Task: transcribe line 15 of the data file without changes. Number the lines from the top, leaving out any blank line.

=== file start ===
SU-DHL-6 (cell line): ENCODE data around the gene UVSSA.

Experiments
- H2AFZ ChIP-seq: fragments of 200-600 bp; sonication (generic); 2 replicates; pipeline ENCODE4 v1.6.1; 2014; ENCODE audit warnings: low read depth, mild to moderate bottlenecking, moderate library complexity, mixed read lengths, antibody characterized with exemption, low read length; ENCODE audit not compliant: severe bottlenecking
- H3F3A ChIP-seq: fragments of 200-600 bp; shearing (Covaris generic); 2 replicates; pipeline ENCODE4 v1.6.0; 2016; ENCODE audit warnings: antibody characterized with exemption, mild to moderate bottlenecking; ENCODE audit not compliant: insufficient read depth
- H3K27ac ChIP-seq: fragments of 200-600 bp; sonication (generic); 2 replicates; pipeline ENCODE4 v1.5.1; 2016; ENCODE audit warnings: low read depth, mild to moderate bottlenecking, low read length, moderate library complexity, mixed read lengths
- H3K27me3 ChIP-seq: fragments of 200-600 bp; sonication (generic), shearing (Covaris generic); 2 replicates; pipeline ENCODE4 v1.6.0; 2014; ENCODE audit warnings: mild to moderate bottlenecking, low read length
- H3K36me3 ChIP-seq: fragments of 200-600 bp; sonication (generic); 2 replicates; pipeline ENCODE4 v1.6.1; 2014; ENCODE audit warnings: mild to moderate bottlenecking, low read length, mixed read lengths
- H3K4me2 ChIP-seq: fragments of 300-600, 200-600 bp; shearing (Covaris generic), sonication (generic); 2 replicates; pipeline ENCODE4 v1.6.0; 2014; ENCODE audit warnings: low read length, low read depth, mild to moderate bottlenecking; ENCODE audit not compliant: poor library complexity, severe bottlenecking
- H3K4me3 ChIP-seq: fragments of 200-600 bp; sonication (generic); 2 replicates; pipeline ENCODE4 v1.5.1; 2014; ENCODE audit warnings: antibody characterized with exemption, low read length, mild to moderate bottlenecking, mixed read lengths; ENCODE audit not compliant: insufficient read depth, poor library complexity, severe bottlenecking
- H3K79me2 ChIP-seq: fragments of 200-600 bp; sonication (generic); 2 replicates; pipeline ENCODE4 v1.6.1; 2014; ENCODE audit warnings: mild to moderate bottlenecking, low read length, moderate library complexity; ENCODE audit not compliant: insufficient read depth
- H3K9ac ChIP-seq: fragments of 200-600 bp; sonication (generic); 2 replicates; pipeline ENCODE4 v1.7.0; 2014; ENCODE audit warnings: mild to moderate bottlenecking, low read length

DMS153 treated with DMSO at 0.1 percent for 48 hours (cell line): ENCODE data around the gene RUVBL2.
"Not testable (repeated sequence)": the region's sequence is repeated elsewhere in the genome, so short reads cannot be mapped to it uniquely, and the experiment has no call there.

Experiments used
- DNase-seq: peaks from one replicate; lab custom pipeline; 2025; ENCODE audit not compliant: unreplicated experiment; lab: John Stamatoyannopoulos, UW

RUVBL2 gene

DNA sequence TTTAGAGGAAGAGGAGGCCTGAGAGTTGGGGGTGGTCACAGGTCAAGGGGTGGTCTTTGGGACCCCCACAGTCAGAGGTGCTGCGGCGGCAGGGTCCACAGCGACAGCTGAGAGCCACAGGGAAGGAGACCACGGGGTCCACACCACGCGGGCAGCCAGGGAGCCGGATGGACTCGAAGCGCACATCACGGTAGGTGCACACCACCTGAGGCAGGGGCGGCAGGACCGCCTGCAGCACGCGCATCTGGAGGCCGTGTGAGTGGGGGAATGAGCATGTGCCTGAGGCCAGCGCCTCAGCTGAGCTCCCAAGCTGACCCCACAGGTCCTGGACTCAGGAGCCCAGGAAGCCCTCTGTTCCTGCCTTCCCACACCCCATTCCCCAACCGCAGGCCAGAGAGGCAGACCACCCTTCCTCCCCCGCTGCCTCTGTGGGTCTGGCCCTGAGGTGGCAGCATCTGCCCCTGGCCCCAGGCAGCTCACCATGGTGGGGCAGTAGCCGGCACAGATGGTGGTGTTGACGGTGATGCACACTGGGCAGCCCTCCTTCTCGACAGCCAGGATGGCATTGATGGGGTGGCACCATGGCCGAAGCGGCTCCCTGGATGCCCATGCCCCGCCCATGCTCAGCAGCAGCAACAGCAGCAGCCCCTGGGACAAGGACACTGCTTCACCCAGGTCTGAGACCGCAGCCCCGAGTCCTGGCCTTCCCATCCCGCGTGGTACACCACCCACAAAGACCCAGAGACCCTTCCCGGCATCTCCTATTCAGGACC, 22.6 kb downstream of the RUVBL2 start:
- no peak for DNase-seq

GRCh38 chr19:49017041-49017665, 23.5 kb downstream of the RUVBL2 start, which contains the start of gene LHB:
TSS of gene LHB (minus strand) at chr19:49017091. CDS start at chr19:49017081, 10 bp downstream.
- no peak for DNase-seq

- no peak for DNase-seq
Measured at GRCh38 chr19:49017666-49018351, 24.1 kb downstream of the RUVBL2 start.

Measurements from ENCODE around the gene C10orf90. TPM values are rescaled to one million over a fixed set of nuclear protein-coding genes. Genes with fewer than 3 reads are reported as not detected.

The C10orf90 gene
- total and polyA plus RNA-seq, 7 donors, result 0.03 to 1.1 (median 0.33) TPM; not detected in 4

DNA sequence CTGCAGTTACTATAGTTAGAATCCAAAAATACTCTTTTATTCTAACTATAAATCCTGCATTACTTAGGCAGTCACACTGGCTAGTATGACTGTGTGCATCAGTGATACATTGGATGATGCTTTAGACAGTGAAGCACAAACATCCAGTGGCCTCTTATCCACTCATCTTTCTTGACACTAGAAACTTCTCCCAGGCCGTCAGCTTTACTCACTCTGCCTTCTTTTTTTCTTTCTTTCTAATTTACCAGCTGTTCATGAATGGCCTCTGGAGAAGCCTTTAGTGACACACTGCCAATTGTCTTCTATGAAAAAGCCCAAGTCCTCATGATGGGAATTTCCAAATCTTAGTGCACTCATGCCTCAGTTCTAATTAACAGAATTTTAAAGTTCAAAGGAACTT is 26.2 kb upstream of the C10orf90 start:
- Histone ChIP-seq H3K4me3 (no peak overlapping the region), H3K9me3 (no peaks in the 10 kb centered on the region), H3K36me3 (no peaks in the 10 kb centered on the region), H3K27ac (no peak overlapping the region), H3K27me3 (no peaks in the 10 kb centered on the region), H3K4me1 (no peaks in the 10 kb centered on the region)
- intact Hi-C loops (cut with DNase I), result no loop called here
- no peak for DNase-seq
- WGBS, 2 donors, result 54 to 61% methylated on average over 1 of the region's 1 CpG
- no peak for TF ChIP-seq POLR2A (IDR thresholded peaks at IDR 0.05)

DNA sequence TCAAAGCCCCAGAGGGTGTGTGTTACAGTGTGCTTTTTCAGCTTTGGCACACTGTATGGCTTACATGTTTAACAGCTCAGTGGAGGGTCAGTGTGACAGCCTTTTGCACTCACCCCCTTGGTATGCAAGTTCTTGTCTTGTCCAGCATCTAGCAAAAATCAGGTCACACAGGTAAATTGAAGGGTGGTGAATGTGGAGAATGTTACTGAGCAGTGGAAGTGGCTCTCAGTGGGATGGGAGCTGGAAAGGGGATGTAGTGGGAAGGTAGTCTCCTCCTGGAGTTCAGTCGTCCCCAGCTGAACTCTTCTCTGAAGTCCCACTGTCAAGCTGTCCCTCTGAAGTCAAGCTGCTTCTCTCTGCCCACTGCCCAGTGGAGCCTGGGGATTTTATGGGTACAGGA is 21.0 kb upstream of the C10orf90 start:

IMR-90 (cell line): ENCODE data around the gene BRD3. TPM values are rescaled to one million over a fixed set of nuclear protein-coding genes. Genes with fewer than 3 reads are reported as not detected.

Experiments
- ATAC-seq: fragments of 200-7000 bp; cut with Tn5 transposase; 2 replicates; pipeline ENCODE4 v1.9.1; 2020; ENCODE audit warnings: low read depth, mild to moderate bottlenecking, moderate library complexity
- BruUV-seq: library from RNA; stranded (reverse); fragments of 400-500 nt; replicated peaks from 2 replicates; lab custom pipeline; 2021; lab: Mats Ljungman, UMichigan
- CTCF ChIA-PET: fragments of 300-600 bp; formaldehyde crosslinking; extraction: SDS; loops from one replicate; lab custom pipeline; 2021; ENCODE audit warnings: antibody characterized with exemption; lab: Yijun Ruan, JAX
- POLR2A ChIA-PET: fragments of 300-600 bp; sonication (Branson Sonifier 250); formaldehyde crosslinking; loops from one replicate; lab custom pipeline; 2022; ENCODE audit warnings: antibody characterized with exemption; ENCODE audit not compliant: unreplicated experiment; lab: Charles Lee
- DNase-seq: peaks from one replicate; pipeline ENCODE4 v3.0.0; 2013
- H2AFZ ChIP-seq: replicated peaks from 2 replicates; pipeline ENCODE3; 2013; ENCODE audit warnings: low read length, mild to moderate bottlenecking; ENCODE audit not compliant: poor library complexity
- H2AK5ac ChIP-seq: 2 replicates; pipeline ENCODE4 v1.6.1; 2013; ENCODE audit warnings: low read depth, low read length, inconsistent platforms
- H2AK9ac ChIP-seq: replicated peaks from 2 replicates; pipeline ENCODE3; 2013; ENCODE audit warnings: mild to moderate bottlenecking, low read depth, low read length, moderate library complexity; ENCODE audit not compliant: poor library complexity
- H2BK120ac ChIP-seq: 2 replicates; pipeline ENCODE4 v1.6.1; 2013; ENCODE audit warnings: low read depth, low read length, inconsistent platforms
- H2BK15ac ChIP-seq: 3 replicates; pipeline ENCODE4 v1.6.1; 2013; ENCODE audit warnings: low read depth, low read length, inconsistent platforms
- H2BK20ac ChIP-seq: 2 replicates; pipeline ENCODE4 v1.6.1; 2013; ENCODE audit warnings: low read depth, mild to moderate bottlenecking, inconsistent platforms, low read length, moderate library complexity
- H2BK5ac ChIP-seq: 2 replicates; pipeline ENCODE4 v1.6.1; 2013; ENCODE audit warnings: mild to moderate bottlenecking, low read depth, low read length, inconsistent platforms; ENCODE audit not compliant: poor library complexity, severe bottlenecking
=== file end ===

- DNase-seq: peaks from one replicate; lab custom pipeline; 2025; ENCODE audit not compliant: unreplicated experiment; lab: John Stamatoyannopoulos, UW